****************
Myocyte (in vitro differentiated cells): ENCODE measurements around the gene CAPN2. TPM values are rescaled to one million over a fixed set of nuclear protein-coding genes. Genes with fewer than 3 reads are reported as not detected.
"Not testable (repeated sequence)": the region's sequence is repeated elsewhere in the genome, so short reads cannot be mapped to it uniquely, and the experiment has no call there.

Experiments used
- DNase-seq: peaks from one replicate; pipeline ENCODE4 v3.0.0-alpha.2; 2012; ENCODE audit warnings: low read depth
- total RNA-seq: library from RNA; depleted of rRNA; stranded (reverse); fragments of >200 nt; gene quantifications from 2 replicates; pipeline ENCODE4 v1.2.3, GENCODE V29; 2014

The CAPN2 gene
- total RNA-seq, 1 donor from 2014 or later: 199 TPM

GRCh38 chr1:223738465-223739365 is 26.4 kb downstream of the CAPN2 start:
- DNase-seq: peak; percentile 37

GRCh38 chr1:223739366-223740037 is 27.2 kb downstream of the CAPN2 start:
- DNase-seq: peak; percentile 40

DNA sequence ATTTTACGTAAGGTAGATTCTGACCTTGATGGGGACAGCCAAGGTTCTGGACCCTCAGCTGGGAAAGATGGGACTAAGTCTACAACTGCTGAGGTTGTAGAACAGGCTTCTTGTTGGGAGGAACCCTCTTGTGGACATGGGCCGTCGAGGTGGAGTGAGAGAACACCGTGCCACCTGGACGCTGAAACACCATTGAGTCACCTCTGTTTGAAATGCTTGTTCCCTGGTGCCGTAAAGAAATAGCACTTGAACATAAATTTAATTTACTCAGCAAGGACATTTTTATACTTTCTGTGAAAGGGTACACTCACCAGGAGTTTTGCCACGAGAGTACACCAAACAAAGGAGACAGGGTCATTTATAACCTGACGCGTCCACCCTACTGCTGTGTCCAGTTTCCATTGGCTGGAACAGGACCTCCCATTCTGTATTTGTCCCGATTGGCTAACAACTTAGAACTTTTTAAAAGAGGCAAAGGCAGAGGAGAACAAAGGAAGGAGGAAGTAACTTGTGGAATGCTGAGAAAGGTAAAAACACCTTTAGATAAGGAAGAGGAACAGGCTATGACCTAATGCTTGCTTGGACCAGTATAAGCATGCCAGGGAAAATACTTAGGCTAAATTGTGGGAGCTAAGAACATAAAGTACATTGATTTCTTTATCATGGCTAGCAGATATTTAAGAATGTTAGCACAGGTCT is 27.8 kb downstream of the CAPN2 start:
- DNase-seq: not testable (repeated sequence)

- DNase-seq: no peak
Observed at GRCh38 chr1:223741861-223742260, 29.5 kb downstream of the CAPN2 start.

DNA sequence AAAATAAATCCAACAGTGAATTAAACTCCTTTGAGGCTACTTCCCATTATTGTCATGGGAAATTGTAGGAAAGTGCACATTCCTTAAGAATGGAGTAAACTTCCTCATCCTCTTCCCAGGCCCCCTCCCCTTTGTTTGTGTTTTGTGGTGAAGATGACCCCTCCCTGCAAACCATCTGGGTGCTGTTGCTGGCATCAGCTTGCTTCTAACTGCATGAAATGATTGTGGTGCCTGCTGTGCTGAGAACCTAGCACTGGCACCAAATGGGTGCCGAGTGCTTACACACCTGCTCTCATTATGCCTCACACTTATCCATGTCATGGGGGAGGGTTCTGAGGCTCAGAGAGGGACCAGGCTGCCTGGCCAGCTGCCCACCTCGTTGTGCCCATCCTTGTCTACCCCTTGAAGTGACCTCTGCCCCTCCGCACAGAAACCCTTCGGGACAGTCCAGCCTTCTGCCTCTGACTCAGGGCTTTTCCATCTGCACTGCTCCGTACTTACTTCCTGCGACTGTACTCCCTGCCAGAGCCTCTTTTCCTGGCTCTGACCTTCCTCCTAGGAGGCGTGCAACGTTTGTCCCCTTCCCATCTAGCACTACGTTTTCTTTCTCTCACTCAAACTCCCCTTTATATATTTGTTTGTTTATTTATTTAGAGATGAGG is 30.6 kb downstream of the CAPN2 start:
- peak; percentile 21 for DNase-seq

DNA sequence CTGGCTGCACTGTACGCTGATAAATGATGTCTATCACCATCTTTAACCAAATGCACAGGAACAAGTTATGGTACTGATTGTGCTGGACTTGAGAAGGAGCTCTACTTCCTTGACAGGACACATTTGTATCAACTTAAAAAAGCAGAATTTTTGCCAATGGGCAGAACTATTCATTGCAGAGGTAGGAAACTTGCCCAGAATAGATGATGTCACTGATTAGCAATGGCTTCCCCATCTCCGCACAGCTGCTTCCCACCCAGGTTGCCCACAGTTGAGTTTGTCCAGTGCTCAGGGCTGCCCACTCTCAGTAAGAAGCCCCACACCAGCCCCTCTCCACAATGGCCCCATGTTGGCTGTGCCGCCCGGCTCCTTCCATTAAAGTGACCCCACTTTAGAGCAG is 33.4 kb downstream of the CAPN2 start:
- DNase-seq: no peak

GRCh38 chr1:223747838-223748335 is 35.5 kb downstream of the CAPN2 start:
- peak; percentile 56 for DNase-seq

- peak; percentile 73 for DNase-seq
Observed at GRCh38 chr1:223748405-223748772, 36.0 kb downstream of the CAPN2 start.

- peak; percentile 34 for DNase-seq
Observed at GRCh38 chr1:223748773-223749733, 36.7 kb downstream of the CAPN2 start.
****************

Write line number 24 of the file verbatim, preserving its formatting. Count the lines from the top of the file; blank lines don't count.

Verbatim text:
- peak; percentile 34 for DNase-seq